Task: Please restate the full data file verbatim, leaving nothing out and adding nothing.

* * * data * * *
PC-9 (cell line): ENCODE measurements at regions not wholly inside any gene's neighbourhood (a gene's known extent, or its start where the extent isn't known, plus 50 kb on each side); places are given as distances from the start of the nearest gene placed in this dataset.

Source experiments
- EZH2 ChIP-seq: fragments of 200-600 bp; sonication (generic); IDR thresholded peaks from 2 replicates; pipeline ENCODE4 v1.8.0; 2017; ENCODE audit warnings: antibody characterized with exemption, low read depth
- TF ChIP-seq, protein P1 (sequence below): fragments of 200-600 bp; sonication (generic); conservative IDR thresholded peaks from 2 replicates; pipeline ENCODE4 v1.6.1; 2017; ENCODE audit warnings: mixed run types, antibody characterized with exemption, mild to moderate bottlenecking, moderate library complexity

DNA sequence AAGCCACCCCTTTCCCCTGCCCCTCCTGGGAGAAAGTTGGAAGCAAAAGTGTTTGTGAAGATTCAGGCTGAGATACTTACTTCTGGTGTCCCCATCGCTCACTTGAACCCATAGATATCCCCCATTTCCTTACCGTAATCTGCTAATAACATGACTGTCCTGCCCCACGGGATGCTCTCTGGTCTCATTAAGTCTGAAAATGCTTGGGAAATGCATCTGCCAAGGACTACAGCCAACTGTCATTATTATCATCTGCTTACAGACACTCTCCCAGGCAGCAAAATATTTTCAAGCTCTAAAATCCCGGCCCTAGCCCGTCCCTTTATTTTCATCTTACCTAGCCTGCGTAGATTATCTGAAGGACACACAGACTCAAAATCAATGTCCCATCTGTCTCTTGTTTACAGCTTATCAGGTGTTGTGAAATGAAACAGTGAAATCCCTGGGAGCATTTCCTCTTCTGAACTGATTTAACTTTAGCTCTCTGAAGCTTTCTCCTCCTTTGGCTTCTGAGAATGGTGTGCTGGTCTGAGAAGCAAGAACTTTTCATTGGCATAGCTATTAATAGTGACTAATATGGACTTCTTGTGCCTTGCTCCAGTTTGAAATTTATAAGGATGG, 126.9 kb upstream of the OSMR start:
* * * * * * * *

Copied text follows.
PC-9 (cell line): ENCODE measurements at regions not wholly inside any gene's neighbourhood (a gene's known extent, or its start where the extent isn't known, plus 50 kb on each side); places are given as distances from the start of the nearest gene placed in this dataset.

Source experiments
- EZH2 ChIP-seq: fragments of 200-600 bp; sonication (generic); IDR thresholded peaks from 2 replicates; pipeline ENCODE4 v1.8.0; 2017; ENCODE audit warnings: antibody characterized with exemption, low read depth
- TF ChIP-seq, protein P1 (sequence below): fragments of 200-600 bp; sonication (generic); conservative IDR thresholded peaks from 2 replicates; pipeline ENCODE4 v1.6.1; 2017; ENCODE audit warnings: mixed run types, antibody characterized with exemption, mild to moderate bottlenecking, moderate library complexity

DNA sequence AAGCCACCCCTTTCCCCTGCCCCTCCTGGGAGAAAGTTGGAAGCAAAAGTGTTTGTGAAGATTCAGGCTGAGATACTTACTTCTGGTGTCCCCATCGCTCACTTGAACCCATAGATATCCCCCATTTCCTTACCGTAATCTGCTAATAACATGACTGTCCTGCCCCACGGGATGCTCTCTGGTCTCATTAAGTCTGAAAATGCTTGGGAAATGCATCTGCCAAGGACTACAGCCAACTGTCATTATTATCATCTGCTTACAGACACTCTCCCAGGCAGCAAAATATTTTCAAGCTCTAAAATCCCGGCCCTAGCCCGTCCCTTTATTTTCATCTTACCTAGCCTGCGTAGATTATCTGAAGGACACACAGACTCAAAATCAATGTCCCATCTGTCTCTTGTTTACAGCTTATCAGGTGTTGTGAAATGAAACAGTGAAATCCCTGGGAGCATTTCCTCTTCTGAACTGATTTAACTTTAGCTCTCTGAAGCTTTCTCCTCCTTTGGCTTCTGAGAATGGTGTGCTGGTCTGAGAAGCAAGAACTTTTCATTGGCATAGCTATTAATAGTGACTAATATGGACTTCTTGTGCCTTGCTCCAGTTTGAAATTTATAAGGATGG, 126.9 kb upstream of the OSMR start: